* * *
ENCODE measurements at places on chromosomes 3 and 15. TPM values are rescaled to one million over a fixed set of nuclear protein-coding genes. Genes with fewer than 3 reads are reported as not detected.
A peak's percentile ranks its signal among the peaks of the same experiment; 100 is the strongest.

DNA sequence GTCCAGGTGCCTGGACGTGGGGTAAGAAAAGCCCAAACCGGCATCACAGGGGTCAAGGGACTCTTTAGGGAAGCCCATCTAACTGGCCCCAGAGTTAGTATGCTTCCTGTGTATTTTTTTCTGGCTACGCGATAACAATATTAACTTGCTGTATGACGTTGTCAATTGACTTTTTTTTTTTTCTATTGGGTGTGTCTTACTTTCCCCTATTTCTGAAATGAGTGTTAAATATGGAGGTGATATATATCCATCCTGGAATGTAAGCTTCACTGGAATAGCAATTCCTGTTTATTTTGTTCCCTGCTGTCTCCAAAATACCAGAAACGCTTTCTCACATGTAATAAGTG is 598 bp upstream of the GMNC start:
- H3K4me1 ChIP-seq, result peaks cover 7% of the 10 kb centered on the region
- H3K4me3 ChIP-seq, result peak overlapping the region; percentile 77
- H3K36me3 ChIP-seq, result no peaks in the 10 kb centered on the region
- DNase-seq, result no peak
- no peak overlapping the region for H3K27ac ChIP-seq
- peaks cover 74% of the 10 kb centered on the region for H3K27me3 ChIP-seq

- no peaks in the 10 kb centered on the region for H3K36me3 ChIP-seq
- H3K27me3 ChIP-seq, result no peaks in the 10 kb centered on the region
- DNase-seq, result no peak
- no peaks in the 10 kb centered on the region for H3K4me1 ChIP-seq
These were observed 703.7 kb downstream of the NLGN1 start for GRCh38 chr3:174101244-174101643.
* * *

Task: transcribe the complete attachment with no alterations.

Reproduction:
ENCODE measurements at places on chromosomes 3 and 15. TPM values are rescaled to one million over a fixed set of nuclear protein-coding genes. Genes with fewer than 3 reads are reported as not detected.
A peak's percentile ranks its signal among the peaks of the same experiment; 100 is the strongest.

DNA sequence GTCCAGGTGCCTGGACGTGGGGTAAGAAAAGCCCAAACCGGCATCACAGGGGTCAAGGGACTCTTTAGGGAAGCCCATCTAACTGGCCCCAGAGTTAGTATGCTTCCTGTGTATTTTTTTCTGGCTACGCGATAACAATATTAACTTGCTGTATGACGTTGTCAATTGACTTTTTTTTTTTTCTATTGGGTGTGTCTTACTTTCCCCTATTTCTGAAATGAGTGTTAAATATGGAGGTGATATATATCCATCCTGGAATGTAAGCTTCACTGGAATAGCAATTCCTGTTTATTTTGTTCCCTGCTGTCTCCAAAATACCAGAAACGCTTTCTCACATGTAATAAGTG is 598 bp upstream of the GMNC start:
- H3K4me1 ChIP-seq, result peaks cover 7% of the 10 kb centered on the region
- H3K4me3 ChIP-seq, result peak overlapping the region; percentile 77
- H3K36me3 ChIP-seq, result no peaks in the 10 kb centered on the region
- DNase-seq, result no peak
- no peak overlapping the region for H3K27ac ChIP-seq
- peaks cover 74% of the 10 kb centered on the region for H3K27me3 ChIP-seq

- no peaks in the 10 kb centered on the region for H3K36me3 ChIP-seq
- H3K27me3 ChIP-seq, result no peaks in the 10 kb centered on the region
- DNase-seq, result no peak
- no peaks in the 10 kb centered on the region for H3K4me1 ChIP-seq
These were observed 703.7 kb downstream of the NLGN1 start for GRCh38 chr3:174101244-174101643.